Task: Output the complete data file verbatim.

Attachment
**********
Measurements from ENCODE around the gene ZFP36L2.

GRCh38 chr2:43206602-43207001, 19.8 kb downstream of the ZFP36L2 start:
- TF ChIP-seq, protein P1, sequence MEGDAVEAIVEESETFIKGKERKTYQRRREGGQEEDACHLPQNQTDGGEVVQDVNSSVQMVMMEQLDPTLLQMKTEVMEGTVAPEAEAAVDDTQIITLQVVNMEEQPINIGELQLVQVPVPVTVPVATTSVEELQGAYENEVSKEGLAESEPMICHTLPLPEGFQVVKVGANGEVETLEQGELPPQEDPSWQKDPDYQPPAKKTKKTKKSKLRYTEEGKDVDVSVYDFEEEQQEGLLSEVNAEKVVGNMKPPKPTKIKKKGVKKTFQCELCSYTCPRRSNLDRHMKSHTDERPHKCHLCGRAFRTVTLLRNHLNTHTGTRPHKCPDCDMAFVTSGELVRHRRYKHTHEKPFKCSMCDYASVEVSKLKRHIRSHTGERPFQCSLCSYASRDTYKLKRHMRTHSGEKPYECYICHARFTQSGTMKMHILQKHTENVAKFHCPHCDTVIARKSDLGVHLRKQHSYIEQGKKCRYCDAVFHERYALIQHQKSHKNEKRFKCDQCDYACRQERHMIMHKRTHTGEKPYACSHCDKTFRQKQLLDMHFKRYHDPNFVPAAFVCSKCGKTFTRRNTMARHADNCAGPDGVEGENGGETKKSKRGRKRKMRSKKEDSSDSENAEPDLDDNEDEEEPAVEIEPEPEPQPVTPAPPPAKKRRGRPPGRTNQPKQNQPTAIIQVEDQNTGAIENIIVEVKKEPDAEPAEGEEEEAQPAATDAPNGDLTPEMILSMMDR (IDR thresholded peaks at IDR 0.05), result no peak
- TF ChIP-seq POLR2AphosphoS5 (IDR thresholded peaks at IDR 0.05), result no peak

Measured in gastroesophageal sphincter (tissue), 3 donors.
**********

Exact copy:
Measurements from ENCODE around the gene ZFP36L2.

GRCh38 chr2:43206602-43207001, 19.8 kb downstream of the ZFP36L2 start:
- TF ChIP-seq, protein P1, sequence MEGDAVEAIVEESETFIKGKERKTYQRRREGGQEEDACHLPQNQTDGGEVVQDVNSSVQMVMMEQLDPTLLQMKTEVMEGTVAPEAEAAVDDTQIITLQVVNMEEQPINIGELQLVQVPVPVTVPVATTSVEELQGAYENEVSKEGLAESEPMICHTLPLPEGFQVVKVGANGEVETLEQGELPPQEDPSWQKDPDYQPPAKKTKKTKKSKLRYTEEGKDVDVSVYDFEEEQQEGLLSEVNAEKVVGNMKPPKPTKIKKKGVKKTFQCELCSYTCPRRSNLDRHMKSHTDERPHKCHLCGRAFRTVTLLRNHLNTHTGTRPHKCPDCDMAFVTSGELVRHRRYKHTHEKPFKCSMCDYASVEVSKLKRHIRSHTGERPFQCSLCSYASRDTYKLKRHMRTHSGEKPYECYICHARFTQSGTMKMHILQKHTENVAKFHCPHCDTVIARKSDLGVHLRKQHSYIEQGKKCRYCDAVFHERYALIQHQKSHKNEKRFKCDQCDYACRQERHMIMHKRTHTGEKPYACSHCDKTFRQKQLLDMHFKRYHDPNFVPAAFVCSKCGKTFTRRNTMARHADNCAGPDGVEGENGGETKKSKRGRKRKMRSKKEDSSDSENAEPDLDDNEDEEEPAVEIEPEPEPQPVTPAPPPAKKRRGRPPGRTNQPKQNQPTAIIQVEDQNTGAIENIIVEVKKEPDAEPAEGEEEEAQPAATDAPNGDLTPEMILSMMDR (IDR thresholded peaks at IDR 0.05), result no peak
- TF ChIP-seq POLR2AphosphoS5 (IDR thresholded peaks at IDR 0.05), result no peak

Measured in gastroesophageal sphincter (tissue), 3 donors.